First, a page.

June 23, 2022

Chronic Gout: Symptoms and Treatments

Specialty Infusion Blog Jess

Gout is arthritis that affects the joints and produces severe pain, swelling, and stiffness. The metatarsophalangeal joint is primarily affected by gout at the base of the big toe. The primary reason is accumulating a high amount of uric acid in the body.

The most prevalent inflammatory arthritis in men is gout, affecting over 3 million Americans. Females are more prone to gout after menopause, even though the disease affects them less.

Gout episodes may strike suddenly and may repeat over time. This continuous recurrence may cause tissue damage at the inflammation site over time and can be extremely painful. Gout is caused by high blood pressure, cardiovascular disease, and obesity.

Chronic Gout

Chronic Gout

Some people have only acute gout episodes once or twice a year (or even 1-2 times in a lifetime). Gout may, however, be a chronic, recurring condition for certain people, with several acute symptoms occurring at short intervals and no full clearance of inflammation between attacks.

This gout, known as chronic gout, may lead to the destruction of joints and deformity and may be misinterpreted as chronic inflammatory arthritis, including rheumatoid arthritis.

Uric acid tophi (hard, uric acid deposits beneath the skin) are common and contribute to the deterioration of bone and cartilage. Tophi diagnose chronic tophaceous gout. Tophi may be present in the olecranon bursa, the olecranon bursa, or the ear’s pinna. Finally, tophi may be dissolved with therapy and will eventually dissolve.

Chronic tophaceous gout is the most devastating gout and may cause irreversible joint and kidney impairment. Individuals with chronic arthritis and tophi in colder parts of the body, like the joints of the fingers, might develop tophi at this stage.

After several years of acute gout episodes, chronic tophaceous gout develops. But, individuals who get good therapy are unlikely to reach this level.

Symptoms of Chronic Gout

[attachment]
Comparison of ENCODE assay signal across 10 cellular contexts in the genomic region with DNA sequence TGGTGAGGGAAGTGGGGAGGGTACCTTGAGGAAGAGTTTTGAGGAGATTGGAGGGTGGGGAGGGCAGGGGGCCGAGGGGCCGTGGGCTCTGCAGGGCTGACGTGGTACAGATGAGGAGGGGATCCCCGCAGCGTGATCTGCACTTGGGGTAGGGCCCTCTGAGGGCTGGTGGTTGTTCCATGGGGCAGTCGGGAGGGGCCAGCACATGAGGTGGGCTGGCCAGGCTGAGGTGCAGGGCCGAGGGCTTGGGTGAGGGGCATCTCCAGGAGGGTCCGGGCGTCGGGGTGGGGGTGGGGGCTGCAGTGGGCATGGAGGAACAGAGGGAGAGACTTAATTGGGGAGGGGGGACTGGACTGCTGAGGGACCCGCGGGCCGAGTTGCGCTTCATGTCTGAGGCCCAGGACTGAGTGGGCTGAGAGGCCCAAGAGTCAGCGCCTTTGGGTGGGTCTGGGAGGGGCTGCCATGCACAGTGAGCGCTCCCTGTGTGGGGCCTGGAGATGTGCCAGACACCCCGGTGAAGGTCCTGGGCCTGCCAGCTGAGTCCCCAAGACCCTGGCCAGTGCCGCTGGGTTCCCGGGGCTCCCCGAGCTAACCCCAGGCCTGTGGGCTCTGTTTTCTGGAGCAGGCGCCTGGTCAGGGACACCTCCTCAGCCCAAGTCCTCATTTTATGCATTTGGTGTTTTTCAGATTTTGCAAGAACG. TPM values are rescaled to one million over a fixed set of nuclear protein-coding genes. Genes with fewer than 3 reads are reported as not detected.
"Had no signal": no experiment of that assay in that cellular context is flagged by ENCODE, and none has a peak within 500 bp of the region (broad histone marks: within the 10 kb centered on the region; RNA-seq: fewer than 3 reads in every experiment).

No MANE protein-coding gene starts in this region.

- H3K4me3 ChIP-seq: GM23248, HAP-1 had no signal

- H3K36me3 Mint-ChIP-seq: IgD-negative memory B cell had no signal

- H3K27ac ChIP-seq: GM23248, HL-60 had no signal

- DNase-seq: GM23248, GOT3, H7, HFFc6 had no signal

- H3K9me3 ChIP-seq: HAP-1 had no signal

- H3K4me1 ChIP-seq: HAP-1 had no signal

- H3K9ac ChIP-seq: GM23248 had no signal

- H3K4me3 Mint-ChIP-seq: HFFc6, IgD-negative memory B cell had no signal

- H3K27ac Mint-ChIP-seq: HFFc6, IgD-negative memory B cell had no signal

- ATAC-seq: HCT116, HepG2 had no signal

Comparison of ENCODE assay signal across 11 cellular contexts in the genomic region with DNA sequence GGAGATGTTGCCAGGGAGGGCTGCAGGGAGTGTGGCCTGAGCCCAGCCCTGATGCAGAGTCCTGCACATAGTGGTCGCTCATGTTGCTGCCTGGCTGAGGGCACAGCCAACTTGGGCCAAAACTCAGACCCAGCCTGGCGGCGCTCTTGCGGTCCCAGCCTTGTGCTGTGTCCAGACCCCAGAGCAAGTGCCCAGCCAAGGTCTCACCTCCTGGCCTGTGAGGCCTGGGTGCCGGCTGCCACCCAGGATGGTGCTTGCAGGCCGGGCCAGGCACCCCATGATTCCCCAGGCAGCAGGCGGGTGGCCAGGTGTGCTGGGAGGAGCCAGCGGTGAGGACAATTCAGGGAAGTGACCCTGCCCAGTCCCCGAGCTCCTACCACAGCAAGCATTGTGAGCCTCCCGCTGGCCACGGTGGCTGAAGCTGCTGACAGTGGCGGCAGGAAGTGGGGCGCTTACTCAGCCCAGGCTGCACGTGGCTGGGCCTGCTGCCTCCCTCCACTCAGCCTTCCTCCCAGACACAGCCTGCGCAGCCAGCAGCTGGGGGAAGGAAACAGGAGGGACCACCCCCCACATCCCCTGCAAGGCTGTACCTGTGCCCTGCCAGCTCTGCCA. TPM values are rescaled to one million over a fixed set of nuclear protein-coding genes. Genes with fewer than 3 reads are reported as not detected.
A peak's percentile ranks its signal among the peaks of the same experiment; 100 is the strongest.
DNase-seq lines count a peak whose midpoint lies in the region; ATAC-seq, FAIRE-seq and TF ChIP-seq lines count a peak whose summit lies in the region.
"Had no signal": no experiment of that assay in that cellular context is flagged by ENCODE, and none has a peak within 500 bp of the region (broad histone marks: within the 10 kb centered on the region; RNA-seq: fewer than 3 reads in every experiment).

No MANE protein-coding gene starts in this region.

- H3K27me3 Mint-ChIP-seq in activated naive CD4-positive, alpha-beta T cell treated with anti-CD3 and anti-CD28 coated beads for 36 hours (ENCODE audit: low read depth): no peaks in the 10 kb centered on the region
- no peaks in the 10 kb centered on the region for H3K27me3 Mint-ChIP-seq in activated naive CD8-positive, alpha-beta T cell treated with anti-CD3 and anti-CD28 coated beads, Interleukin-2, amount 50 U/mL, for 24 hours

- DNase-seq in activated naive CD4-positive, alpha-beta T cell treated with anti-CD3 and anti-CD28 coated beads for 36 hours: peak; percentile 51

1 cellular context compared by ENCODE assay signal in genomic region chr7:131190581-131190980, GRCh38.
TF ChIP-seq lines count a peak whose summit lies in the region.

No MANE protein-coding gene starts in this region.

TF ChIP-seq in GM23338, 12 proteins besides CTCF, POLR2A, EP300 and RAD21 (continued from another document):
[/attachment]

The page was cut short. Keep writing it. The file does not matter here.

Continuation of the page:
What follows are the signs and symptoms of chronic gout that may occur suddenly, especially at night.

Intense Joint Pain. 

Gout is often concerned with the big toe, although it may affect any joint. The other joints typically afflicted are ankles, knees, elbows, wrists, and fingers. The pain will likely be the worst during the first four to twelve hours after it starts.

Persistent Discomfort. 

Some joint soreness may remain from a few days to a few weeks after the most acute pain has subsided. Episodes are more likely to continue longer and damage more joints.

Presence of Inflammation and redness. 

Swollen, sensitive, heated, and redness develop in the afflicted joint or joints.

Limited range of motion.

Your movement may become restricted with chronic gout’s intense pain and discomfort.

Gout Treatment

Medical therapy and self-management measures may treat and control gout. Your health care physician may recommend a medical treatment strategy to manage gout-related pain.

  • Nonsteroidal anti-inflammatory medicines (NSAIDs), including ibuprofen, steroids, and the anti-inflammatory drug colchicine, are used to treat flares.
  • Making dietary and lifestyle adjustments to avoid future flare-ups, including decreasing weight, restricting alcohol, and eating fewer purine-rich foods (such as red meat or organ meat), may help prevent recurring attacks.